This is where the mistake lays. There are bad withdrawals from this med. This gave my mom extreme pain, possible hallucinations as well as her being unable to use the call light during any of this. I came into the nursing home to find my mom having extreme muscle spasms yelling "help me help me" and unable to say anything else due to being in such bad pain. She fortunately doesn't remember any of it but her screaming as the paramedics took her away to the ER is too fresh in my mind. This is a very mentally competent woman I'm talking about: it made her go crazy. The ER ran tests and gave her Valium which slowly calmed her down then sent her back to the nursing home. Where she was too lethargic to eat for a few days as well as in lots of pain. The back of her head and neck was the worst pain, I think it was from being crippled over during her spasms as well as fighting the ER nurses (again that is just not her). I can try to answer any more questions about it. 
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I still don't get it. A drug reaction such as you describe should not be irreversible. It sounds like an extrapyramidal reaction to an antipsychotic - probably dystonic plus parkinsonism. But I am only guessing...and if it was a different class of drug altogether, can you possible specify? And the next question is what was the drug given for?
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I vote for hospice as well. If she outlives the 6 mths, she can be reevaluated monthly to see if she still qualifies. Mthr qualified 18 months ago, as it seems that her cancer had returned and the end was near. It's progressed a lot more slowly than expected, but that's probably because she has a daily bathing aide, weekly nurse visits, and lots of entertainment from the various hospice visitors of social worker, chaplain, and volunteers! She keeps slipping off and we think she's going for sure, but lingers. That's ok, after 6 mos they reevaluate to see if they think she will pass in another 6 mos. We are all surprised she's still hanging on, but with the tender care of the hospice nurses, she's soldiering on.
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Her medication was increased too quickly which caused her to be confused and lethargic so she was "unable" (according to nursing home) to take any more meds, which caused withdrawals. I came to visit my mentally competent mother who was as active as she could be in a scooter everyday, in bed screaming "help me help me" and doubled over in pain for hours until she got to the ER where they gave her Valium that calmed her down. The next two days she could not move or swallow and we (nursing staff and I) thought she'd not make it. She is very depressed now because she is in a lot of pain and bedridden, the nurses don't see her being able to get back into her scooter.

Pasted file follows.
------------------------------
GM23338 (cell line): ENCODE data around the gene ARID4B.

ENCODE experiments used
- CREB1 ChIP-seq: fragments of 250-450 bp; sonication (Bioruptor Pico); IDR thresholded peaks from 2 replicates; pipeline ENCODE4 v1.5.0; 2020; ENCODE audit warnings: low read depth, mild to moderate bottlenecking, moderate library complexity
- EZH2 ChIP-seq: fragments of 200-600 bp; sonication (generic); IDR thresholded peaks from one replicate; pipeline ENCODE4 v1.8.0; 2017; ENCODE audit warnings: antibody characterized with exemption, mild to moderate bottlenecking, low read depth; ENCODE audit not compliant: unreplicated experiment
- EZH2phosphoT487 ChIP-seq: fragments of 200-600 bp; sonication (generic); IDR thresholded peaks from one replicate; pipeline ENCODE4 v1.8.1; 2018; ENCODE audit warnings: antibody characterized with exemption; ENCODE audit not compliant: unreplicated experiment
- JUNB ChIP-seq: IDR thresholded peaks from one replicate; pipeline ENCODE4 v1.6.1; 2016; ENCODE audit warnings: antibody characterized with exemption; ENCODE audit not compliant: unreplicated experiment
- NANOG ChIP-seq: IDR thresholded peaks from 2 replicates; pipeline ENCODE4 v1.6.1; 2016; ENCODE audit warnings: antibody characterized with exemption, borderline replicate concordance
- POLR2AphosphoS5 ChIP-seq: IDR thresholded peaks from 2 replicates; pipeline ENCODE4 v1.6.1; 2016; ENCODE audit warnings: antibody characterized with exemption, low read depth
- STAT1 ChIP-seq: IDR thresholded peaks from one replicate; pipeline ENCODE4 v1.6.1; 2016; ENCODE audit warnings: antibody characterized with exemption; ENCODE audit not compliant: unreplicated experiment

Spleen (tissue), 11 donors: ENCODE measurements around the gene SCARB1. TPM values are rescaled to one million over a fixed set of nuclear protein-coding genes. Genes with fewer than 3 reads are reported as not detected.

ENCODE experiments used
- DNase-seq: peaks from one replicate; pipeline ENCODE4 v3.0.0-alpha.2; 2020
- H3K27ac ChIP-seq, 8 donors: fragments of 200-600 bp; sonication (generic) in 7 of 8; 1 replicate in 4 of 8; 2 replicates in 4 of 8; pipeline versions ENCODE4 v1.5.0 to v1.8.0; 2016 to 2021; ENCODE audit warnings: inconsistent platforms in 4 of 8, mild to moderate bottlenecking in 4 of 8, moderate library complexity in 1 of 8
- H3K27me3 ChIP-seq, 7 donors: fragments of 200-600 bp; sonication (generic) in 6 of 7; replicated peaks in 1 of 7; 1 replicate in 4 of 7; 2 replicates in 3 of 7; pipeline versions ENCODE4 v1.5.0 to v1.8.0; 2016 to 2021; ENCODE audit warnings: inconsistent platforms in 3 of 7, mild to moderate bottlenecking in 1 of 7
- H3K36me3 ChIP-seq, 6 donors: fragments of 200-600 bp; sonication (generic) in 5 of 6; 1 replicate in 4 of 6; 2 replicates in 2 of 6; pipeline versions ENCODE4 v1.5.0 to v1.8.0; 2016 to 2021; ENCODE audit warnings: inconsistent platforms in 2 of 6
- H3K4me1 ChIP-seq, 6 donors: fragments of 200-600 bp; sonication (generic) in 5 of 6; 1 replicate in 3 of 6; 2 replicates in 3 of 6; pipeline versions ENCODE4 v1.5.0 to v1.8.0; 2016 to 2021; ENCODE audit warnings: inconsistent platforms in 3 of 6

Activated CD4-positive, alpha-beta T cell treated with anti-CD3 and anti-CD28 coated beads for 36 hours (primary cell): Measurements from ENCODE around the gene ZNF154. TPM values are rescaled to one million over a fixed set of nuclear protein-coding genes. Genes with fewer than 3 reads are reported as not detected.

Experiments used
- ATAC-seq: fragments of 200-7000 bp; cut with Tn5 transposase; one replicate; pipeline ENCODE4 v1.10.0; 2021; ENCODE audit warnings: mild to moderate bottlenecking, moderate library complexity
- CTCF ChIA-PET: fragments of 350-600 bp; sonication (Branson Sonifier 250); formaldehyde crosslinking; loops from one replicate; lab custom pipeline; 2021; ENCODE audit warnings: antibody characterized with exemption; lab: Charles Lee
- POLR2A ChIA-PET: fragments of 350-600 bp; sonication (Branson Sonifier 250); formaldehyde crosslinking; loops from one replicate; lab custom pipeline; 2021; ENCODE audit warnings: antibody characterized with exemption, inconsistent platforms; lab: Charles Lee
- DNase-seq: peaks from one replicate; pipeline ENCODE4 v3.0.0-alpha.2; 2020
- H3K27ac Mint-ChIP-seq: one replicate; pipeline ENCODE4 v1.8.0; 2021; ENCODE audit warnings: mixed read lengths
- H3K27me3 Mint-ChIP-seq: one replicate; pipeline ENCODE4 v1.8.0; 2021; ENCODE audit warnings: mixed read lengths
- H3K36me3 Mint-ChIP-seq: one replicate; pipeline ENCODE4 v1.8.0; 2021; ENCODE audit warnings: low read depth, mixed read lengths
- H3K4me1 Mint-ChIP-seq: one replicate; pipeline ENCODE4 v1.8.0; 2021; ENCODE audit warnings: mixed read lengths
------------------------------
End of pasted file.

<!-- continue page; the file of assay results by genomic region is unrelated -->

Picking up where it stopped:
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MS and a medication screw up might not be why she is feeling this way. She may need to be evaluation for depression or even PTSD - could you share any of the circumstances of "almost died" and what the medication error was?
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Under the circumstances, I would sign her up for hospice.

My mother was in a nursing home and on hospice. She got additional attention, a comfortable geri-chair, an upgrade to her bed, and someone who could make medication decisions quickly. After several months she was discharged from hospice because she had gained weight and was judged to have a life expectancy of more than 6 months. She lived another 2 years.

Hospice does not "help someone pass away" in the sense that they speed it up. Not at all. They just make the natural processes that are taking place more comfortable for her and more understandable for you. If Mom's body is not ready to die, they will not make it happen (even if your mom wants that).

My husband was on hospice in our home for 5 weeks before his death. Both my mother and my husband continued to eat and drink while on hospice. This is mostly determined by the disease process.

Since your mother has been accepted into the hospice program, I don't see any downside. If your mother's condition improves now that she is eating and drinking, she will be discharged from the program.